Arch Coal (NYSE: ACI), in a Nov. 28 investor presentation, hinted that it is looking to develop the “Macoupin Reserves” in Illinois, while providing no details beyond that on this project.
On one page of the presentation, Arch noted that it has 722 million tons of coal reserves in the Illinois Basin. It showed a map of Illinois that mentioned the long-established Viper room-and-pillar deep mine that it got in a June 2011 purchase of International Coal Group, the undeveloped Lost Prairie room-and-pillar mine that it had prior to the ICG purchase deal, and its 49%-owned Knight Hawk Coal LLC affiliate that has surface- and deep-mining operations in Illinois.
Then there is the reference to the “Macoupin Reserves,” with an indication that these reserves were also obtained in the ICG deal.
Consultant John Hanou, who specializes in Illinois Basin coal reserves and is nearing the completion of a new study on the basin, told GenerationHub that Arch is apparently referring to two coal reserves in and around Macoupin County that it got in the ICG buy.
One of them, usually called the Macoupin reserve, holds about 139 million tons of recoverable coal in the high-sulfur (3.2%), relatively low-Btu (about 10,500 Btu/lb) No. 6 coal seam, Hanou noted. That 139-million-ton reserve figure is about half of the total reserve, since Hanou says this reserve is too shallow to work with a longwall, with the recoverable tonnage estimate based on the usual rule-of-thumb that a room-and-pillar mine recovers about 50% of the coal seam. A longwall could recover something like 70% of the reserve. The seam depth in this area is about 325 feet at the maximum, Hanou said. The seam thickness here averages about 5.5 feet, he added.
The other nearby, but not contiguous reserve, is usually called the Gillespie property and has 35 million to 40 million tons of recoverable reserves in the No. 6 seam, Hanou said. The sulfur, Btu and seam depth figures for this reserve are about the same as for the Macoupin reserve, he added. The seam thickness at Gillespie is about 6.6 feet, Hanou noted.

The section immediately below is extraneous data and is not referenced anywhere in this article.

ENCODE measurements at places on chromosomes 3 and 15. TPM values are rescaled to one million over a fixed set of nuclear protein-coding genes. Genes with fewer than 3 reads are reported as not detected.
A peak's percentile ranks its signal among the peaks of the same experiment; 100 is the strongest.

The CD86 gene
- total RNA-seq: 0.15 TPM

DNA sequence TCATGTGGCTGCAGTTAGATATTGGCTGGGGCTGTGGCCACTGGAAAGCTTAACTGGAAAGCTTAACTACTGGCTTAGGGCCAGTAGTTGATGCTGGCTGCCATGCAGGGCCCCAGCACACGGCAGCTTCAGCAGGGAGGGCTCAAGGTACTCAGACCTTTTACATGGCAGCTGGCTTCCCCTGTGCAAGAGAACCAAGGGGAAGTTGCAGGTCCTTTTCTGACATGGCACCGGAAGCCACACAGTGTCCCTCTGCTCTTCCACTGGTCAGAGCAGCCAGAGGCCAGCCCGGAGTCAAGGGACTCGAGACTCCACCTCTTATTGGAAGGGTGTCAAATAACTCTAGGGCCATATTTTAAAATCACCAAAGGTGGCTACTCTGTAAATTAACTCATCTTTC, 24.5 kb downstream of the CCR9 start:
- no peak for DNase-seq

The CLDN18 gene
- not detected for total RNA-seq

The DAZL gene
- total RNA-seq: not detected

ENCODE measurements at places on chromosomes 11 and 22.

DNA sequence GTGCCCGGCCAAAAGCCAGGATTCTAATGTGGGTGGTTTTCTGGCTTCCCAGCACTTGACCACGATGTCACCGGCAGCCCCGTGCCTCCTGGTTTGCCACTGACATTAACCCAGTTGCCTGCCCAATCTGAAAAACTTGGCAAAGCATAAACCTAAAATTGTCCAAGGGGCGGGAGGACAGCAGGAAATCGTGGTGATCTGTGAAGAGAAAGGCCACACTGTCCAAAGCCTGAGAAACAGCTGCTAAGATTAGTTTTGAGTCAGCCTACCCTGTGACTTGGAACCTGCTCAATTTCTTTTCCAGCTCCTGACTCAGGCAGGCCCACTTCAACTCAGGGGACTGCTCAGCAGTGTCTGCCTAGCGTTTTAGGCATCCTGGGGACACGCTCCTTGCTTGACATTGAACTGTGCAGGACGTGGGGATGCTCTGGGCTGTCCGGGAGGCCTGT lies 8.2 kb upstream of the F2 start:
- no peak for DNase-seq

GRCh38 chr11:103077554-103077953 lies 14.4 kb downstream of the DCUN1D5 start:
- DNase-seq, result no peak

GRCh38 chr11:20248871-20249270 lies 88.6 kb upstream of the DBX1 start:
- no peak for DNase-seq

Hanou can be reached at Hanou Energy Consulting LLC in Annapolis, Md.
An Arch spokesperson on Dec. 6 didn’t get into specifics about company plans for the region, only noting that demand for Illinois Basin coal is growing in the United States and abroad, and that Arch expects to more fully participate in that growth story in the coming years. “However, it is premature in this market environment to discuss future mine development or reserve plans in Illinois,” said spokesperson Kim Link in an e-mail.
Lost Prairie would located in Perry County, 6.6 miles northwest of Pinckneyville, Ill. A mine permit for the project was issued in 2011 by the Illinois Office of Mines and Minerals. The OMM permit shows this as a room-and-pillar operation that would work the No. 6 coal seam at a depth underground ranging from 146 to 237 vertical feet within a 3,605-acre “shadow area.” A shadow area is the underground coal reserve area of a mine. Lost Prairie would produce up to 3.5 million tons per year.
Arch sees some sign of rebound for coal in the utility market
In some other points of note from the Nov. 28 Arch presentation:
- Arch expects U.S. coal consumption to increase by more than 50 million tons in 2013. It noted that some well-respected third-party sources are projecting an even stronger recovery, with demand rebounding back to 2011 levels in 2013.
- There is 45 GW of “at risk” coal-fired power plant capacity that may close by 2018, with another 280 GW to survive. The at risk plants don’t fire much coal, Arch noted, with those plants burning 75 million tons in 2010, 65 million tons in 2011 and a projected 40 million tons in 2012. The coal burn at the surviving 280 GW of coal capacity could rebound by 100 million to 150 million tons per year off of depressed 2012 levels, Arch noted, more than making up that loss.
- Powder River Basin coal is very competitive as a power generation fuel with natural gas, Arch said. The company showed that an 8,800 Btu/lb PRB coal (like out of its Black Thunder mine in Wyoming) has a competitive parity with natural gas at $3/mmBtu for the gas and a $12.50/ton coal price, with $4/mmBtu gas at parity with a PRB coal price of about $25/ton (all cases assume coal transportation costs of $20-$25/ton).
- After a record build by May 2012, coal stockpiles at U.S. power generators could decline to 177 million tons at the end of 2012, on par with the past two years, Arch said. Coal stockpiles are still about 25 million tons above target. From 2007-2011, a normal drawdown of stockpiles in the winter was 15 million tons. In the winter of 2011/12, there was actually a build of 19 million tons, Arch noted.